Maines Produce Express sources nationally, he said, noting that he got a lot of his education in that end of the business from Mike Schiano, who, along with Jim Losier, is a primary buyer for the company.
"My buying responsibilities have grown," Mr. Grannis said. "Last January, I took a group of customers to Yuma, Arizona, where we are part of a buying cooperative."
He travels more frequently on business within the 200-mile radius most-served by Maines.
Mr. Grannis sees his relative youth as having certain benefits. "People love the energy that I have," he said. "And I always hear that there just aren't that many young people in produce, so people love to help me, love to teach me."
Since he usually initiates his relationships by phone, clients are often surprised to see how young he is when they meet in person, he said.
"Every day is a different challenge," Mr. Grannis said. "A truck doesn't make it or you find out product got frozen. You're trying to buy the best of the best, but then you have the weather challenges we've had over the past couple of years. Between the transportation and the warehouse, to buy it right, to get it in right and get it to the customer is a whole challenge in itself."
One of the positives is "an outstanding team made up of about 40 individuals," he said. "We have golf tournaments -- one in the spring and the fall. We try to do a few outings a year -- go to a minor league baseball game in the summer, an [American Hockey League] hockey game in the winter. Mike Schiano does a lot of hosting at his house; he loves to cook for anybody he can."
Mr. Grannis appreciates "the incredible growth that Maines Produce Express has had. The first day we had one truck with about 50 pieces," he said. Now, on a daily basis, the company has 12-15 trucks making deliveries six days a week. "Our entire group takes a lot of pride in helping to grow that."
Mr. Grannis honed his work ethic as a teenager when he worked for his uncle Bob Grannis in his wholesale produce and roadside stand business. "That's where I got a lot of my early training. I would be running peaches and other fruit for him," he said.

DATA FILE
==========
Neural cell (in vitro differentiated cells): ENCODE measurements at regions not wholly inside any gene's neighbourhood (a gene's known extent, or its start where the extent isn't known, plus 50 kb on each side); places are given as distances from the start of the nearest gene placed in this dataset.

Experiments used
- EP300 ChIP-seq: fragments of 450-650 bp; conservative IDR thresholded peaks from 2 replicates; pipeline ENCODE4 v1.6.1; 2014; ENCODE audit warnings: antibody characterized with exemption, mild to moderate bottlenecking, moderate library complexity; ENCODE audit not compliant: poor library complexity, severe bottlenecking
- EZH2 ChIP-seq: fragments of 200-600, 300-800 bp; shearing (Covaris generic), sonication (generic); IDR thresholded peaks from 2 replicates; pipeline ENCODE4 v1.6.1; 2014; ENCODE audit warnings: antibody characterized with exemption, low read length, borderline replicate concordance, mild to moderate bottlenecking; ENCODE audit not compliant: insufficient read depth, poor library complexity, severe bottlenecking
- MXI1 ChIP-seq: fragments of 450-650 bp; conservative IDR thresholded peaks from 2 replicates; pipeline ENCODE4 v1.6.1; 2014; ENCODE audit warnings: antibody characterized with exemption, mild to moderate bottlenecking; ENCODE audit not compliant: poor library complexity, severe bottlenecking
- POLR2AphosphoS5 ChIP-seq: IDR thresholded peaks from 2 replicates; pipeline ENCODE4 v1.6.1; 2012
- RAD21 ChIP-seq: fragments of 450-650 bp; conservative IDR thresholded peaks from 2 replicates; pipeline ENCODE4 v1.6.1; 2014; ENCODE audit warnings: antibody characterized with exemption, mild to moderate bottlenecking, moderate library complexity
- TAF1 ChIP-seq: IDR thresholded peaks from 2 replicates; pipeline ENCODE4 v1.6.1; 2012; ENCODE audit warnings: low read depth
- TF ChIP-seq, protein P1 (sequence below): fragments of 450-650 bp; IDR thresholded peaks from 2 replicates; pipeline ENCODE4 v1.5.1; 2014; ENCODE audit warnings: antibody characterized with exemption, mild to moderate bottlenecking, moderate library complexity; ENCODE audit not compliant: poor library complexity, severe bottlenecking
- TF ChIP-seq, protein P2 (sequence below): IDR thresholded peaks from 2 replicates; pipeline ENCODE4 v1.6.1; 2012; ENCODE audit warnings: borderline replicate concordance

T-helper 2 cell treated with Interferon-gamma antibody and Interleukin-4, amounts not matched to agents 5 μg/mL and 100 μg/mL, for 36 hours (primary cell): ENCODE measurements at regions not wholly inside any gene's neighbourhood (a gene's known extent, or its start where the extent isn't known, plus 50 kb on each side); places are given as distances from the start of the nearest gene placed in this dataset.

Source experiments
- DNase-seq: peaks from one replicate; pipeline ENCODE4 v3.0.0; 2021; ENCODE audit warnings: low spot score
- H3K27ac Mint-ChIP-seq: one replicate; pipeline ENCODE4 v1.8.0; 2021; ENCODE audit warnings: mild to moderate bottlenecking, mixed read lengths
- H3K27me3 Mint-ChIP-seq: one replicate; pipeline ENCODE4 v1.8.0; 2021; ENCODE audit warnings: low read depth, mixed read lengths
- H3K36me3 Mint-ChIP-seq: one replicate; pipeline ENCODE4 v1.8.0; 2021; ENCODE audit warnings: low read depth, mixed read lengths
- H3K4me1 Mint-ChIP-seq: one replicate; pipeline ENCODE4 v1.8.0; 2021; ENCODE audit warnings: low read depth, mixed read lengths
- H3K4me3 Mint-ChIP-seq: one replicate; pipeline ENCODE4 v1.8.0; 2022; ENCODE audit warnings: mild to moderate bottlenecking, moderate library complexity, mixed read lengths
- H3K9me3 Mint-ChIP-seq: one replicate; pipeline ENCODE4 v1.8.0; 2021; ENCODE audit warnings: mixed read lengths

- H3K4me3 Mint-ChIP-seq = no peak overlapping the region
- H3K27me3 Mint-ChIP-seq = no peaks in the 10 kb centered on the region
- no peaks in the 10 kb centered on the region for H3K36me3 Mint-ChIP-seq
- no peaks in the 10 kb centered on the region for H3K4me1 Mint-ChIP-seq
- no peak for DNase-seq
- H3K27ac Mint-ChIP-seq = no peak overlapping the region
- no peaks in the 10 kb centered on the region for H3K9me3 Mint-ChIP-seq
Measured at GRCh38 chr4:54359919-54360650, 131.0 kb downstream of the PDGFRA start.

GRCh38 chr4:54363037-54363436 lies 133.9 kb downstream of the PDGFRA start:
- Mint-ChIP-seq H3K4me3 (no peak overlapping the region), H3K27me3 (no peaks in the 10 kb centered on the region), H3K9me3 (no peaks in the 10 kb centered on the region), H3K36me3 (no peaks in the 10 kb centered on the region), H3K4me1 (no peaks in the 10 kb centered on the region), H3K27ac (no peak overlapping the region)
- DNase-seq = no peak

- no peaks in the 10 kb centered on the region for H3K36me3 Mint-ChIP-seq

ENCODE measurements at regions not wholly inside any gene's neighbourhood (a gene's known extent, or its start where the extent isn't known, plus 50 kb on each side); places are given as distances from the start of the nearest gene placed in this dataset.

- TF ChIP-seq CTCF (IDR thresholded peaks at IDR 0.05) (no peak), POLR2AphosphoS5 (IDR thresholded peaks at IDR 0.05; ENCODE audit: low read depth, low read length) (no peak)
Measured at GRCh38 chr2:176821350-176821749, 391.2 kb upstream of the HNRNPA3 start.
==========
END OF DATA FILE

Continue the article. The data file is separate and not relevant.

"Every day was different, every day was new," he continued. "It wasn't something where you punched a clock - it was whatever it took to get the job done."
Mr. Grannis' mother, Donna, was born and raised on a farm in North Dakota. A stay-at-home mom, she helped out -- and still does -- on the family farmstand during the summers.
Mr. Grannis' paternal great-grandfather, Peter Como, came to the United States from Sicily in Italy around 1912. "He gave his occupation as fruit peddler," Mr. Grannis said. "So I'm fourth-generation produce - it's in my genes."
In his leisure time, Mr. Grannis keeps busy with a number of sporting activities and is involved in a couple of tennis leagues as well as a basketball league. He and his wife vacation annually with both sets of parents and their brothers and sisters in Nags Head, NC. "Every September, in prime hurricane season. We frequently have some excitement with the hurricanes," he said with a laugh.
"One of my favorite activities is spending time with my niece, Olivia," Mr. Grannis said. "She's the bright shining star of the family and my parents' only grandchild." Olivia, 2, is the daughter of his sister Karen.
Mr. Grannis acknowledged that he has a reputation as "the produce guy who doesn't eat produce -- there are a lot of vegetables I just don't like. I do eat a lot of fruit though," he said. "My favorite fruits are melons and pineapples -- all the lines that I buy."